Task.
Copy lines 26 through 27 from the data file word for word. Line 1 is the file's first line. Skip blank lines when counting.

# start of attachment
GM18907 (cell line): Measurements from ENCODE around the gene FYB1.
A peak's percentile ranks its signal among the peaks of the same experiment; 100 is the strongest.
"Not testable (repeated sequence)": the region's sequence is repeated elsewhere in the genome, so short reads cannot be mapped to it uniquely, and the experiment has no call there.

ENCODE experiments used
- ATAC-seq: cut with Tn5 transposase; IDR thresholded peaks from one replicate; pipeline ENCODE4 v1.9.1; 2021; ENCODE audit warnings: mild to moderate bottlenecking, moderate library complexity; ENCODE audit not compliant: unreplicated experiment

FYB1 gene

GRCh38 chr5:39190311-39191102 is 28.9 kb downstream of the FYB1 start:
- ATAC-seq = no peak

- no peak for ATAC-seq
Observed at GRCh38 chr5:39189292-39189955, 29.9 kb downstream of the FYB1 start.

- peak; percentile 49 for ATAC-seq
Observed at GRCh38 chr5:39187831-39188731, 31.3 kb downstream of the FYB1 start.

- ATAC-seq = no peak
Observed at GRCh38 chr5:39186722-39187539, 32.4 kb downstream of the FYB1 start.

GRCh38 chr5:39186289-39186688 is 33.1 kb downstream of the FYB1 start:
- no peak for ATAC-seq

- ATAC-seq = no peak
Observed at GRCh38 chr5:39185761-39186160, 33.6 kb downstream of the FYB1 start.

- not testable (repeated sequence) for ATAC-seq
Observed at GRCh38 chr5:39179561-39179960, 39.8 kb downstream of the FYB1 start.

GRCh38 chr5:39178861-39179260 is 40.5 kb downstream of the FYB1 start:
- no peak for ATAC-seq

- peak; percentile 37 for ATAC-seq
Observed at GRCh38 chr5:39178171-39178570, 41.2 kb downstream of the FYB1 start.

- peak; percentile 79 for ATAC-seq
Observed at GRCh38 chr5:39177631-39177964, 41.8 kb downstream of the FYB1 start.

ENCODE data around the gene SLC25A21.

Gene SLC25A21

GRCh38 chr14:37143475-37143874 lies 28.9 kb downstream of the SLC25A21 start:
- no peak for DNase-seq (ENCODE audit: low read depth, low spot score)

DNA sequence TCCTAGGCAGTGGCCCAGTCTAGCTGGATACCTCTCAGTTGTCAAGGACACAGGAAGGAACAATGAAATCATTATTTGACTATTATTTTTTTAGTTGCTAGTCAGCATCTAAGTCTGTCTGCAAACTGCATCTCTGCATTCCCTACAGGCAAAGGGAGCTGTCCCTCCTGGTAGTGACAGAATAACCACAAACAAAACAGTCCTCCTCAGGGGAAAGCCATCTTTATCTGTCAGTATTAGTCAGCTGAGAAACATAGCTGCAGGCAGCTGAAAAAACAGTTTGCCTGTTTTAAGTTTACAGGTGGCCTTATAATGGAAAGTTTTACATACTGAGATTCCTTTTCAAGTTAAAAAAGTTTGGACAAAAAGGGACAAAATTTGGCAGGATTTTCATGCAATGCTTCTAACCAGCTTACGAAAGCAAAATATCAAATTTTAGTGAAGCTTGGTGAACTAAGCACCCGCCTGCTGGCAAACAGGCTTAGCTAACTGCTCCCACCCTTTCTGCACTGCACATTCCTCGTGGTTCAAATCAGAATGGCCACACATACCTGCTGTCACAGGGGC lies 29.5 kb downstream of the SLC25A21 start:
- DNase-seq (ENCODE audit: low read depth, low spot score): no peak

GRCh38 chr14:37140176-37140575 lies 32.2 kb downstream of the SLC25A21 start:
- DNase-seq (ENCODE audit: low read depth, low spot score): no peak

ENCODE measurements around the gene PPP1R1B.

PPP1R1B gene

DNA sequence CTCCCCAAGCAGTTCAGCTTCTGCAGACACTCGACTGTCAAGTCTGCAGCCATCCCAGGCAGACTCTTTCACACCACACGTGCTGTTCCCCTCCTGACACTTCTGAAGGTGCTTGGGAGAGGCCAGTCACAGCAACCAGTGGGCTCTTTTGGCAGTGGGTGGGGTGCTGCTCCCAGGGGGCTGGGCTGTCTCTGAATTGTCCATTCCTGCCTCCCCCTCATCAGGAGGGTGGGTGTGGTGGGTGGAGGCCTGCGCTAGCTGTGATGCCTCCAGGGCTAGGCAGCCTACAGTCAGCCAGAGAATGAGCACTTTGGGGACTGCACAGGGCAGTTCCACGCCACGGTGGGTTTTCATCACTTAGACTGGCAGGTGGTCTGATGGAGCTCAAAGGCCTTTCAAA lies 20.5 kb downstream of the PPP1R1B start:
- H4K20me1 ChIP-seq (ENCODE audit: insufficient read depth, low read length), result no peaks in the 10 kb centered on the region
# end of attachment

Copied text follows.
Observed at GRCh38 chr5:39177631-39177964, 41.8 kb downstream of the FYB1 start.

ENCODE data around the gene SLC25A21.